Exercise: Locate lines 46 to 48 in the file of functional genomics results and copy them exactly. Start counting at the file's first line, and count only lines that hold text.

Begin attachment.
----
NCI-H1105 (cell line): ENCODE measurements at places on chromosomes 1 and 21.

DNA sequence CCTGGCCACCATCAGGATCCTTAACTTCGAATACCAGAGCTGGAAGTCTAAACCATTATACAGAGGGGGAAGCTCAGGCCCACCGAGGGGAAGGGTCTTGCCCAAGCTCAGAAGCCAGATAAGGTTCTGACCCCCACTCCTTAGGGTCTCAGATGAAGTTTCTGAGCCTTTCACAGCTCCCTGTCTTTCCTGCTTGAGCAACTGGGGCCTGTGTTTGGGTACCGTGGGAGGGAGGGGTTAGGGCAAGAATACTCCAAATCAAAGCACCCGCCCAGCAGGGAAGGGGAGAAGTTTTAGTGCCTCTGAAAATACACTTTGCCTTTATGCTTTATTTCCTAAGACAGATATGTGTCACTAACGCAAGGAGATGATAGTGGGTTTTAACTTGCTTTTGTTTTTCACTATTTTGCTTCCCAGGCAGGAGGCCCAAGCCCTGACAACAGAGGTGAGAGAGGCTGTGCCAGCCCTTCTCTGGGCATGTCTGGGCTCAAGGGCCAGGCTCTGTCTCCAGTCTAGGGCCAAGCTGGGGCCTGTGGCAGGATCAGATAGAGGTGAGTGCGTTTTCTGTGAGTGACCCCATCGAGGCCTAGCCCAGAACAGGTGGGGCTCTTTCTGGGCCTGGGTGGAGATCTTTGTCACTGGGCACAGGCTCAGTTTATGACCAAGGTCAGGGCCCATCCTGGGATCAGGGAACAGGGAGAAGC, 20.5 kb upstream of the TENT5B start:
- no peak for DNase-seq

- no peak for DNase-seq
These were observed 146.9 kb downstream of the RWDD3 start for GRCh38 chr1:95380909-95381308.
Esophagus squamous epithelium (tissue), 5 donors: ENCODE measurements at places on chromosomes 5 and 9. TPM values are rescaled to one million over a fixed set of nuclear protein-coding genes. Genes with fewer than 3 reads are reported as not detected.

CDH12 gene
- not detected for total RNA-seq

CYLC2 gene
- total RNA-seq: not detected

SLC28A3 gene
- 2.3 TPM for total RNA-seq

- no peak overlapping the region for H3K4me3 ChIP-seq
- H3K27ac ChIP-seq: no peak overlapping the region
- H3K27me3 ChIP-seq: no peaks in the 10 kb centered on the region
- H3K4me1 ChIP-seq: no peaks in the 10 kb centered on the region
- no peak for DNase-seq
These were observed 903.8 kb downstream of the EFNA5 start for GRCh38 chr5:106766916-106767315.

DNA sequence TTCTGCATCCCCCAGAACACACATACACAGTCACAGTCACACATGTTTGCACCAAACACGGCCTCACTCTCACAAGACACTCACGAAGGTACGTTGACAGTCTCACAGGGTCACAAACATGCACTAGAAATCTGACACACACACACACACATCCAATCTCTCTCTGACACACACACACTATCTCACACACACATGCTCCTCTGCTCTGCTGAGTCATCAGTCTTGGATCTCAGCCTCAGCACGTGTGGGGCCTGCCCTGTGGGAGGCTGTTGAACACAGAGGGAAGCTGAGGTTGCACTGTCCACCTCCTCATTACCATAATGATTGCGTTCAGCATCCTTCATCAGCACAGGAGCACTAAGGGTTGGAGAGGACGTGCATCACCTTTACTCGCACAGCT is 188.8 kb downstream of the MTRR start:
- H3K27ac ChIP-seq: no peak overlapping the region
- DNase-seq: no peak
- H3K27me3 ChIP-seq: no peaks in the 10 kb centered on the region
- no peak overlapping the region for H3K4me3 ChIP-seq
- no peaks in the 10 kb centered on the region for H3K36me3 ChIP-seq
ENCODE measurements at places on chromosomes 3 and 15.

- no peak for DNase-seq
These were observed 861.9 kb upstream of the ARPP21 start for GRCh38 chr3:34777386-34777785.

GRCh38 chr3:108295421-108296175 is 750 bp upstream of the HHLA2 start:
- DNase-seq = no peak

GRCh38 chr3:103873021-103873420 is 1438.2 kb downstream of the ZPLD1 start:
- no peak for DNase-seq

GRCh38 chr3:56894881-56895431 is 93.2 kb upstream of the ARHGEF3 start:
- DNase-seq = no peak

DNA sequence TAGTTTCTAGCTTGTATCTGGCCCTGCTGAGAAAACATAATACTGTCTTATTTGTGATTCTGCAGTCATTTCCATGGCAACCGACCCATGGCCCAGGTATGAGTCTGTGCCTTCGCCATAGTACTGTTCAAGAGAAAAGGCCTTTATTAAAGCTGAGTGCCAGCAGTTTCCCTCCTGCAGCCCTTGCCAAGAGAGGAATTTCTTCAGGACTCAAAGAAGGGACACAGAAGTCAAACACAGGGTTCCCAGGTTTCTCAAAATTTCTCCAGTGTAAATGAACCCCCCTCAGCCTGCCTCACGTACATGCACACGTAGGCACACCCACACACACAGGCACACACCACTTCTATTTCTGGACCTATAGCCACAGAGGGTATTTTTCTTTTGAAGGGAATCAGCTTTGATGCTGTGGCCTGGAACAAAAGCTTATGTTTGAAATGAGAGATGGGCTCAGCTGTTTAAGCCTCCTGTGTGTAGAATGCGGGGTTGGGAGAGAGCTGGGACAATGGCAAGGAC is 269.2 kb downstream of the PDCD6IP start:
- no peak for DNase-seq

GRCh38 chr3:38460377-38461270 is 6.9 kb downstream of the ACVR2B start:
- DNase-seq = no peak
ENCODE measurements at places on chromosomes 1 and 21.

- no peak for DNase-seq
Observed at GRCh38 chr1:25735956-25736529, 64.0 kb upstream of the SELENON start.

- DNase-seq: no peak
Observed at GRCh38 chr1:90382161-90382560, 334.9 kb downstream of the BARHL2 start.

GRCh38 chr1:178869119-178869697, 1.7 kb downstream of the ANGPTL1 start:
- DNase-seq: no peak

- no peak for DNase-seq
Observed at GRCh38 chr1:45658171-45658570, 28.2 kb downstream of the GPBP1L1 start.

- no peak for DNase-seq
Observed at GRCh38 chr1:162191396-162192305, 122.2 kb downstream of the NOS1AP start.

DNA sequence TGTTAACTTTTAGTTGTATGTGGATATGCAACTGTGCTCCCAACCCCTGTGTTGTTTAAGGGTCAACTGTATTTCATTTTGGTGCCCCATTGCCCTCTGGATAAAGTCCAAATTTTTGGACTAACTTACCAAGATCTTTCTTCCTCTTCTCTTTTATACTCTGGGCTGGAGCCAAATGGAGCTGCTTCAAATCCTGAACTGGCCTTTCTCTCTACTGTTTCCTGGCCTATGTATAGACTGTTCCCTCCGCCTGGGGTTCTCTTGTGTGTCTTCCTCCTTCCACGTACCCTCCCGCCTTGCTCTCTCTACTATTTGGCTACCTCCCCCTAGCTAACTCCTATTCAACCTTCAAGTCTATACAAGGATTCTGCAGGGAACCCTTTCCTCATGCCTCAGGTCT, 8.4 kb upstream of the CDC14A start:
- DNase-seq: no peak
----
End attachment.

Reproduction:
Observed at GRCh38 chr1:45658171-45658570, 28.2 kb downstream of the GPBP1L1 start.

- no peak for DNase-seq
Observed at GRCh38 chr1:162191396-162192305, 122.2 kb downstream of the NOS1AP start.